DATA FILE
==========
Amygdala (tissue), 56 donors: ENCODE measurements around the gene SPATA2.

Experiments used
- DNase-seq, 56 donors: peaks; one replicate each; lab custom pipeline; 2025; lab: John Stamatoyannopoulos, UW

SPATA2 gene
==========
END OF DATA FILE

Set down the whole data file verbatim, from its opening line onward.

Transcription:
Amygdala (tissue), 56 donors: ENCODE measurements around the gene SPATA2.

Experiments used
- DNase-seq, 56 donors: peaks; one replicate each; lab custom pipeline; 2025; lab: John Stamatoyannopoulos, UW

SPATA2 gene